Institutional members access full text with Ovid®

Share this article on:

Parvalbumin‐immunoreactive neurons in the human anteroventral thalamic nucleus

Dixon, Gavin1,2,3; Dissanaike, Sharmila1; Harper, Clive G.2

Neurochemistry

We immunohistochemically characterised the expression of the calcium-binding protein parvalbumin in the normal human anteroventral thalamic nucleus (AVN). Two morphologically distinct neuronal populations were found to be parvalbumin-immunoreactive (PV-IR): a large population of lightly staining PV-IR neurons and a smaller population of intensely PV-IR neurons. This second type of neuron, which displayed many characteristics normally associated with GABAergic interneurons, has not previously been described in human thalamus. Thus, presumptive thalamic interneurons in the human brain can be further subtyped on the basis of immunoreactivity to parvalbumin. This may have implications for the understanding of thalamocortical function in the normal state and in dysfunctional conditions such as Wernicke–Korsakoff syndrome and schizophrenia.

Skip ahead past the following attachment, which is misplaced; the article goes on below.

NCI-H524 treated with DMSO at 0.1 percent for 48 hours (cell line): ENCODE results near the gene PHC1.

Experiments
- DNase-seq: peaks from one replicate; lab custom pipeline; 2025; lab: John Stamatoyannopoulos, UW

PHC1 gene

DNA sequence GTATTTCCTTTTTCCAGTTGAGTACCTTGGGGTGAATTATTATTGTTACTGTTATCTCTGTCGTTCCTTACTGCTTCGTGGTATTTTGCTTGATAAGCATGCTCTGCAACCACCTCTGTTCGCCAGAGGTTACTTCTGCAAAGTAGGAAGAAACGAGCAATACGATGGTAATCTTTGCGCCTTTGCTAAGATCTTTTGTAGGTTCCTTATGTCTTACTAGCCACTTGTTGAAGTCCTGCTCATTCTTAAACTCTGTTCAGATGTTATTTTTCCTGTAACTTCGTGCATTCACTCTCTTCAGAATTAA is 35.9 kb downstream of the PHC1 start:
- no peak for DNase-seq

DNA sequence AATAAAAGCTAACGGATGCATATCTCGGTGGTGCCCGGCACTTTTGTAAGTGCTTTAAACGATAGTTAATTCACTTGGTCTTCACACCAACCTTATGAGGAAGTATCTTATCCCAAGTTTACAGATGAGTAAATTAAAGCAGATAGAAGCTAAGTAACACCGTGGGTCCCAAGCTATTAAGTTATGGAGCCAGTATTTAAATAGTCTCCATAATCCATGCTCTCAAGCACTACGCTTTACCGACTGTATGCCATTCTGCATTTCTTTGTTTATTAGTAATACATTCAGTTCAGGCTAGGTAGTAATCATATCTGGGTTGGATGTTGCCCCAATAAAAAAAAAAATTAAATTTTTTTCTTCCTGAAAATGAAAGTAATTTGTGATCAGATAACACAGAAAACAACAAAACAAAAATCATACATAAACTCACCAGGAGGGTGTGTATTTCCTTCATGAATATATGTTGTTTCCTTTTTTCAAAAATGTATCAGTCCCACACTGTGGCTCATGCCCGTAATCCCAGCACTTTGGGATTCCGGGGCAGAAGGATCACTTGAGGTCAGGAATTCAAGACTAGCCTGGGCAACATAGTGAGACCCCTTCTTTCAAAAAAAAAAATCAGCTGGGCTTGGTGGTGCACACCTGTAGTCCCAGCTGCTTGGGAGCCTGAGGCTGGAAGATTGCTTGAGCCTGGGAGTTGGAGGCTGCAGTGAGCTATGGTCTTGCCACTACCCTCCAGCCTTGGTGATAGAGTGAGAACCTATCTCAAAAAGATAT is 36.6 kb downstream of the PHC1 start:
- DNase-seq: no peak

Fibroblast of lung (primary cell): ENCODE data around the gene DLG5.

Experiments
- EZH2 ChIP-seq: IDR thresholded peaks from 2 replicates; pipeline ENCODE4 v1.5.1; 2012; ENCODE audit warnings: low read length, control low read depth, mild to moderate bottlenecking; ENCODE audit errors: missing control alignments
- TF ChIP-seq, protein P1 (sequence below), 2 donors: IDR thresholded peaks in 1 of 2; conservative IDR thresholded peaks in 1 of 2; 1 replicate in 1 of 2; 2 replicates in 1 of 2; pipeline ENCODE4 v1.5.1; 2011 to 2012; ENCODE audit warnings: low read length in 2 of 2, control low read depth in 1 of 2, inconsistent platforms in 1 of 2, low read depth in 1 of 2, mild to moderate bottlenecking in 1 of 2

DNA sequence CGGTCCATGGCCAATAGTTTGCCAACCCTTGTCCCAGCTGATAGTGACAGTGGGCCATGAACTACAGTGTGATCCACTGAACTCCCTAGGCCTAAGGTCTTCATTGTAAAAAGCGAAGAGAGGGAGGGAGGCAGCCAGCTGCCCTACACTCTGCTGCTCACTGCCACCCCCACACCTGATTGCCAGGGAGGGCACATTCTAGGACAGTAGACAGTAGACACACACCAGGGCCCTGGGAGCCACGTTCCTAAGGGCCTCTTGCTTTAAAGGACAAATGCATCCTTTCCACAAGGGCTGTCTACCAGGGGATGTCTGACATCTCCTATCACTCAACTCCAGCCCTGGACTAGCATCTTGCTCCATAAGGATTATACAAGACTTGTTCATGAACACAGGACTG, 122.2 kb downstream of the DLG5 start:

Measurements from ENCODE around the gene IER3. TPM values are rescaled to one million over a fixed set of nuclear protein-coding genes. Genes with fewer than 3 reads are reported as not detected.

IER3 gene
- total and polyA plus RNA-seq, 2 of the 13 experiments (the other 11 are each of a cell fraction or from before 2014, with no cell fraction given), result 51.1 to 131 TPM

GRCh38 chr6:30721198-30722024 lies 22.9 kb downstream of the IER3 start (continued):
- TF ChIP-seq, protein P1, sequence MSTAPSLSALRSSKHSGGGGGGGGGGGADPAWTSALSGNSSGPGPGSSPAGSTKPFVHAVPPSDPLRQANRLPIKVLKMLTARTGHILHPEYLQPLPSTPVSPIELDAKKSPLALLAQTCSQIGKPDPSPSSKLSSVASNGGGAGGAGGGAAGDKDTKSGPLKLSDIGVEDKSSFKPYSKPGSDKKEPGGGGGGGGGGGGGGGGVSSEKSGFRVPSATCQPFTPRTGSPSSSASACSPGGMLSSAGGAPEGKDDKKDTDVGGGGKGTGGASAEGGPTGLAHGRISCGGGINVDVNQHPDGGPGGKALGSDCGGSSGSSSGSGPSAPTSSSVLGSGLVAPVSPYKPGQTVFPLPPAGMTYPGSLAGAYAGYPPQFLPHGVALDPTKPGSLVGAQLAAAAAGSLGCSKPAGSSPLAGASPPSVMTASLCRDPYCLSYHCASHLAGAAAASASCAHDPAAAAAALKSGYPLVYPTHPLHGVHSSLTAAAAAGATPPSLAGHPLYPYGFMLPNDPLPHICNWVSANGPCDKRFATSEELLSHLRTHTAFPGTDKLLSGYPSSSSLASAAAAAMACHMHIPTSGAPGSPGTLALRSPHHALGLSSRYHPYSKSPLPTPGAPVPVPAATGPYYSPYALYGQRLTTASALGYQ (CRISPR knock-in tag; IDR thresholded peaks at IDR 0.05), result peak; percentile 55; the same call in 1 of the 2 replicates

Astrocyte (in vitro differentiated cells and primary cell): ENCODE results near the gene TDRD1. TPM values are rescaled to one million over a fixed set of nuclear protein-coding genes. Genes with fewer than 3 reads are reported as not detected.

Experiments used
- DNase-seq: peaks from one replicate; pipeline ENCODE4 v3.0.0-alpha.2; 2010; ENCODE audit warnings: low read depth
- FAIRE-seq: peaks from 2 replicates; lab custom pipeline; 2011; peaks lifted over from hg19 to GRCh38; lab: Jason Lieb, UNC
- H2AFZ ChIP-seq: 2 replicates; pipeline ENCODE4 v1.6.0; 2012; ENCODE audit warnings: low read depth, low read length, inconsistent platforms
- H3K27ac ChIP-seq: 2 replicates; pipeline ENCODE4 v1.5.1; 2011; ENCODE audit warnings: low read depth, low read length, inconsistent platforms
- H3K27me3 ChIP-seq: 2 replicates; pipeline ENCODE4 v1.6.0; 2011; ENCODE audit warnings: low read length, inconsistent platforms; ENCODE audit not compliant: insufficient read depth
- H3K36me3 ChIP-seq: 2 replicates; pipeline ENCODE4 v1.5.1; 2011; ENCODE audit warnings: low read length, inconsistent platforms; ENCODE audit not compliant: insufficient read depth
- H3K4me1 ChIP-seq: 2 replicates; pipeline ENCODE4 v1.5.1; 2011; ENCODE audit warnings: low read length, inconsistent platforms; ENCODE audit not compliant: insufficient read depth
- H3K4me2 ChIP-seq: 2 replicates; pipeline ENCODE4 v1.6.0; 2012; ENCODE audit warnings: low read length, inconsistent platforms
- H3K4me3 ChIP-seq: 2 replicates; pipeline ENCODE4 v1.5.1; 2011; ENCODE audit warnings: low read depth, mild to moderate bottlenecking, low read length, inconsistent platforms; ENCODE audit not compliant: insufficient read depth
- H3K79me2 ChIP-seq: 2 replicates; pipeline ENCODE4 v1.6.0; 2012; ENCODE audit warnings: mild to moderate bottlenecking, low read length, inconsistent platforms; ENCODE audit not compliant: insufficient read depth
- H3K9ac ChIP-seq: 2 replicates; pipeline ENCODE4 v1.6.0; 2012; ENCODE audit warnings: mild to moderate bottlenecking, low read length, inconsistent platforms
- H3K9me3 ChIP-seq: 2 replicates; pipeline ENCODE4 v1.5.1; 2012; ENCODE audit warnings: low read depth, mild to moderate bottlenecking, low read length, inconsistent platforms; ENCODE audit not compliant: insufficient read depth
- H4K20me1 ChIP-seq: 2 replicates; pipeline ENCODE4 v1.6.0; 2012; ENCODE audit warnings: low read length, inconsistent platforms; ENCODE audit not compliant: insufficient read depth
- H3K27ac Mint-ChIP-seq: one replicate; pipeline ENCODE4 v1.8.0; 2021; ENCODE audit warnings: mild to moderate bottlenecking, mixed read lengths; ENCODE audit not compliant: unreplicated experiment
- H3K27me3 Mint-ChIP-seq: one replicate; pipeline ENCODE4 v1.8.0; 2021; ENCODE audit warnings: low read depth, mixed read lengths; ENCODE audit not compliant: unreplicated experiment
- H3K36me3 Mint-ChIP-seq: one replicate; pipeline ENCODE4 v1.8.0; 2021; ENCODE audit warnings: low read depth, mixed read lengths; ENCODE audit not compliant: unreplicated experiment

1Neuroscience Institute of Schizophrenia and Allied Disorders, 384 Victoria Street, Darlinghurst, NSW 2010 Australia

2Department of Pathology, The University of Sydney, NSW 2006 Australia

3Corresponding Author and Address: Gavin Dixon, Department of Pathology, The University of Sydney, NSW 2006 Australia

Acknowledgements: This work was supported by the Neuroscience Institute of Schizophrenia and Allied Disorders (NISAD: www.nisad.org.au) and the NH and MRC Network for Brain Research into Mental Disorders. SD was a NISAD Summer Scholar.

Received 7 October 1999; accepted 19 October 1999

© 2000 Lippincott Williams & Wilkins, Inc.